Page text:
Antonia Landi

The lion, the griffin and the savage man

In Switzerland, Tourism on March 11, 2011 at 12:43 am

Why Basel’s best kept secret is a medieval affair

The three heraldic figures perform their unique dance. Picture: 20 Minuten

“Aaaargh!“ yells the savage man, furiously shaking his wet tree at a young child. The child recoils for a moment, wiping the water from his face. The savage man moves on, thinking he has won, when seconds later, with a swift movement of his hand, the small child snatches one of the most sought after apples of that day from the man’s wide, leafy belt. There is a strange sensation going about the crowd as you watch, and the January air does not help. It almost feels like you are being let in on a secret, and that you probably should not be here. The drums fill your ears, and you see the griffin approach.

On reading this one might wonder where in the world this could be. Africa? The Caribbean? South America? Wrong. Think a bit less sun, and a bit more chocolate.

Switzerland is quite a peculiar country – it is located in the heart of Europe and yet it is not part of the EU, it is only half the size of Scotland and yet it insists on having four official languages – and just when you thought it could not get any stranger, here we are, in the middle of Basel, watching a lion, a griffin and a savage man dance in one of the oldest traditions of the city.

What we are witnessing here is the day of the griffin, or ‘Vogel Gryff’, as the natives know it. Christine Wälti from Basel Tourism describes the Vogel Gryff as being ‘first and foremost an event for the locals’. And she is right in saying so – unlike the carnival of Basel, which each year attracts waves of people from all over the world, you really have to be an insider to know about this one. Originally three separate events, the Vogel Gryff is the coming together and celebrating of the three honourable societies of Kleinbasel, or ‘little Basel’, which describes everything on the right side of the Rhine. Being in an age-old rivalry with Grossbasel (‘big Basel’ of course), you will never see any of the heraldic figures facing leftwards, let alone setting foot in it during their procession.

Being a spectator during this yearly event is like travelling back in time. As Wälti points out, processions of the honourable societies of Kleinbasel date back to the 14th century. And where best to travel back in time than in medieval Basel? The city itself has a history that goes back to ancient times, but it is really the medieval times that have left its mark on the city. But do not be fooled by appearances – after a devastating earthquake in the mid-14th century most of the city had to be rebuilt, so that most of what you see is not as old as it might look.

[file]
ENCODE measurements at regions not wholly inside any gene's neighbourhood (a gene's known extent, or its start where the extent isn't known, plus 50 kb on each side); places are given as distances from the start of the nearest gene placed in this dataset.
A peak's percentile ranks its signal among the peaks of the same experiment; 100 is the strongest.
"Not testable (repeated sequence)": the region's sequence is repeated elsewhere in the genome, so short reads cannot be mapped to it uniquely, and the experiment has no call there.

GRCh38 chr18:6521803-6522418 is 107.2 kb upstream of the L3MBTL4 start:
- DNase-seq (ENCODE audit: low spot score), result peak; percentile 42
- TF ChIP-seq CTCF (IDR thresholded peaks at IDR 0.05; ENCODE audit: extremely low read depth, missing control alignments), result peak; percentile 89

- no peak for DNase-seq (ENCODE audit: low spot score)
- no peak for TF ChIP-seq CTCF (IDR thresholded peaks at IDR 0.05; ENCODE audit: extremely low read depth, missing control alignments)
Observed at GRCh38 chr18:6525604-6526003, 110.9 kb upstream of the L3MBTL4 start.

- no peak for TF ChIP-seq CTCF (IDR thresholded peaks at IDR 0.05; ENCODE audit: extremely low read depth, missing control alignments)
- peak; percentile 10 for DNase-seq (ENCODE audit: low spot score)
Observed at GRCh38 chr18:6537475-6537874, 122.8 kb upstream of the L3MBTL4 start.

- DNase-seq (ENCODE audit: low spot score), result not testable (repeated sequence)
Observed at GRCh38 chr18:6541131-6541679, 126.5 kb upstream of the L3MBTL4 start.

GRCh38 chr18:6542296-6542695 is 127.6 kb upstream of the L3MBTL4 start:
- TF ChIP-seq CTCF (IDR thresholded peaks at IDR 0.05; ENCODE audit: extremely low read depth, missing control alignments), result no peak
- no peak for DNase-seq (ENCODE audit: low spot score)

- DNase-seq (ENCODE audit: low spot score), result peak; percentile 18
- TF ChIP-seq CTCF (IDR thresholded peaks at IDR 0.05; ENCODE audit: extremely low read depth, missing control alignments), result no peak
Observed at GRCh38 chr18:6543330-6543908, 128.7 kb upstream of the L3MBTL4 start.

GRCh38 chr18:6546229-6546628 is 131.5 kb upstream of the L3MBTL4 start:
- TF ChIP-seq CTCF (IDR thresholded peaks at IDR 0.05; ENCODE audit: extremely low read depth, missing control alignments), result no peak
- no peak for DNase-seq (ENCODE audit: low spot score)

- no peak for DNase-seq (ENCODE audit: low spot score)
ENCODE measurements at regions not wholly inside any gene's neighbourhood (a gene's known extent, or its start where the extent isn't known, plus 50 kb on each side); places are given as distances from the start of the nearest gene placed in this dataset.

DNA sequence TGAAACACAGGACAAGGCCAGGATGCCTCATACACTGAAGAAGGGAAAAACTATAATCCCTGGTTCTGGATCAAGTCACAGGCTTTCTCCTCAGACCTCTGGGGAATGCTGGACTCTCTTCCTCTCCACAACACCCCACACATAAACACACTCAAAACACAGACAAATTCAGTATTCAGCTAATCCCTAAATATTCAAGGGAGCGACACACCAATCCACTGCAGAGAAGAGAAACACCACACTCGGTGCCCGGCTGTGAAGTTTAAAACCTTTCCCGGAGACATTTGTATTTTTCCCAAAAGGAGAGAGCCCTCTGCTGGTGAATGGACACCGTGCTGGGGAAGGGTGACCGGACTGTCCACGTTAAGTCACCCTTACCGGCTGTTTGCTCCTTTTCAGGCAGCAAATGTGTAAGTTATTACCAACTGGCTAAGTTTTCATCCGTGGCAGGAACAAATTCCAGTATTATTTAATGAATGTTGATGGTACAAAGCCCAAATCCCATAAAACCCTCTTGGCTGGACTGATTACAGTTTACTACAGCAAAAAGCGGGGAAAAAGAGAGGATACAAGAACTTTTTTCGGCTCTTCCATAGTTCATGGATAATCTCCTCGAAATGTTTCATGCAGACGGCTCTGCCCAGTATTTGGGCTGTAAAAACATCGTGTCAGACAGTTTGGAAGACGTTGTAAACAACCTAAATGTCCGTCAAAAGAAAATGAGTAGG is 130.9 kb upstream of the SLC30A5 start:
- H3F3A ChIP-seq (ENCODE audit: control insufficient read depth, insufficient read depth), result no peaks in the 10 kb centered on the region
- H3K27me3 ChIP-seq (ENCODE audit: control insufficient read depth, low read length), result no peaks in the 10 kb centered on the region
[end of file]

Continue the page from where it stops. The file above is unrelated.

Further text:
While you are in Basel, do not pass up an opportunity to visit the Basler Münster, an impressive cathedral from which, on a good day, you can see as far as Germany!

From the Münster make sure to go down to the Rhine, where you can take a ‘Fähri’ – a little boat that uses the Rhine’s current to take you to the other side. Be sure to keep your eyes open, as you might see a familiar figure somewhere!

But back to the Vogel Gryff. You have seen the savage man ride up the Rhine and dip his pine tree in the water to scare off naughty kids, you have seen the lion, the griffin and the savage man dance their traditional dances in front of the three masters of the honourable societies of Kleinbasel, you have seen the drummers and the standard-bearers accompany the figures along their way, and now you watch them as they make their way into the heart of little Basel, getting up to God-knows-what behind closed doors until the small hours call an end to this oddity of a holiday, and all that is left to do, is wait until next year when the lion, the griffin and the savage man will once again dance to the drummers’ tune.


Vogel Gryff: The next Vogel Gryff takes place on 20th January 2012 and kicks off at around 10.30am along the Rhine

Language: Unlike most countries, Switzerland has four official languages and none of them are English. Basel belongs to the German-speaking part, which is also the biggest.

Currency: Switzerland is not in the EU and therefore does not have the Euro. Local currency is the Swiss franc, but you can pay with Euros on request in most places.

How to get there: Basel shares an Airport with Germany and France, which is located just outside the city. Easyjet offers direct flights from Edinburgh and London Gatwick, four and seven days a week respectively.

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